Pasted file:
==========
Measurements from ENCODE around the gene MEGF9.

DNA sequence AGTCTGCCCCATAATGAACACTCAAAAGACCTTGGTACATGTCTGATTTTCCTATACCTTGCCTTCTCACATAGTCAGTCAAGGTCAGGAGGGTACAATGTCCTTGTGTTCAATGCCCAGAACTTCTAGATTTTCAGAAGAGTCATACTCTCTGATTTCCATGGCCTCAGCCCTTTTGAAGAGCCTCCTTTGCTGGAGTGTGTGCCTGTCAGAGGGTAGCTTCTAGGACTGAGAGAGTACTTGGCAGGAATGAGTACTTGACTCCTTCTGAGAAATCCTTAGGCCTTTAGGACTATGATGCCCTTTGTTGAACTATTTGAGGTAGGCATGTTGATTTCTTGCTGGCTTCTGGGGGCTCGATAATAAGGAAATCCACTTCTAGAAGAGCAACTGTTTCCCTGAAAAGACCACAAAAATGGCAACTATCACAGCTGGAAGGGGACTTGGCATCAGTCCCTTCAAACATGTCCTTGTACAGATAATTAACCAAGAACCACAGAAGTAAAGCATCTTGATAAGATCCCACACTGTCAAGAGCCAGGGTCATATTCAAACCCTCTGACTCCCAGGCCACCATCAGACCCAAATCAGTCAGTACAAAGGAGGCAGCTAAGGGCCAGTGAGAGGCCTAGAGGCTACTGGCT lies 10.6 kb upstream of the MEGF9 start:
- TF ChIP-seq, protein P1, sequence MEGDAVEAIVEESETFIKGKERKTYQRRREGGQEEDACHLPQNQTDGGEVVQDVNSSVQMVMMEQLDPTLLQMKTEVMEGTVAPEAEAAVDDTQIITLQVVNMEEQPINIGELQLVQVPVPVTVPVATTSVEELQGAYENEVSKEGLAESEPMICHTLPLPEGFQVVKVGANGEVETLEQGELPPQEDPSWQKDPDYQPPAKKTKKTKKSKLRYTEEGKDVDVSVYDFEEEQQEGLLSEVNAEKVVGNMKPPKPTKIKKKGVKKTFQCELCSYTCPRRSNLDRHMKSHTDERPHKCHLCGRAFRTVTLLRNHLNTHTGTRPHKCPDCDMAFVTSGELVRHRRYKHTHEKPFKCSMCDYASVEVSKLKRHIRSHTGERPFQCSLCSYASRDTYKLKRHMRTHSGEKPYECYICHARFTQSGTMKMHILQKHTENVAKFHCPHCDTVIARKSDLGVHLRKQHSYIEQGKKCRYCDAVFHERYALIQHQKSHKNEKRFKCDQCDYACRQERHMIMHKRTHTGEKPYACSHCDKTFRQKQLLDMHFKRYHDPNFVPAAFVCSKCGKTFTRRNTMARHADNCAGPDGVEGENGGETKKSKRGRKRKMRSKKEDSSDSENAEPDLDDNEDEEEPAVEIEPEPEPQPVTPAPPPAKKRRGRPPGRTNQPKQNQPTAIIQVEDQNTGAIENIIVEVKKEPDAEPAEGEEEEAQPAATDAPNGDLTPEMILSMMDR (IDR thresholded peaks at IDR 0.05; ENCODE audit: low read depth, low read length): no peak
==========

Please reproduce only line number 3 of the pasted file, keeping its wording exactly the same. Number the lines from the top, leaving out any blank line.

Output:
- TF ChIP-seq, protein P1, sequence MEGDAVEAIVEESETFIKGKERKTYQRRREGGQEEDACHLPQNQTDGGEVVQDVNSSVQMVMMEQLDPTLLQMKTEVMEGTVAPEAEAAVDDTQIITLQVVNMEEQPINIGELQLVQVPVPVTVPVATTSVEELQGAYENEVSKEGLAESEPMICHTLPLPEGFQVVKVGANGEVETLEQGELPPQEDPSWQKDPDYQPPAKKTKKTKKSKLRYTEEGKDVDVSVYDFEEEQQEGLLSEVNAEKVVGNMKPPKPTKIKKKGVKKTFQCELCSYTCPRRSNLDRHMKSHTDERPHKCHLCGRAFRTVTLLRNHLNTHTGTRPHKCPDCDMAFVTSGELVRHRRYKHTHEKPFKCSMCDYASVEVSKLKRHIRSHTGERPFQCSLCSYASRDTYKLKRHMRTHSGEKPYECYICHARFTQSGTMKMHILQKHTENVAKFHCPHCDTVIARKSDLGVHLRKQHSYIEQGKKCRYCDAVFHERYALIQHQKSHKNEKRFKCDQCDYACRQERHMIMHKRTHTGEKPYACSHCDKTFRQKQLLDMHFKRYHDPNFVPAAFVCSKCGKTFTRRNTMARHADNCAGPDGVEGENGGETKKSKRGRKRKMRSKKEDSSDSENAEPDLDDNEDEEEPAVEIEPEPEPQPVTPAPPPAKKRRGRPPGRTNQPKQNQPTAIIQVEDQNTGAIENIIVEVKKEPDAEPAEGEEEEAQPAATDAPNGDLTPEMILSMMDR (IDR thresholded peaks at IDR 0.05; ENCODE audit: low read depth, low read length): no peak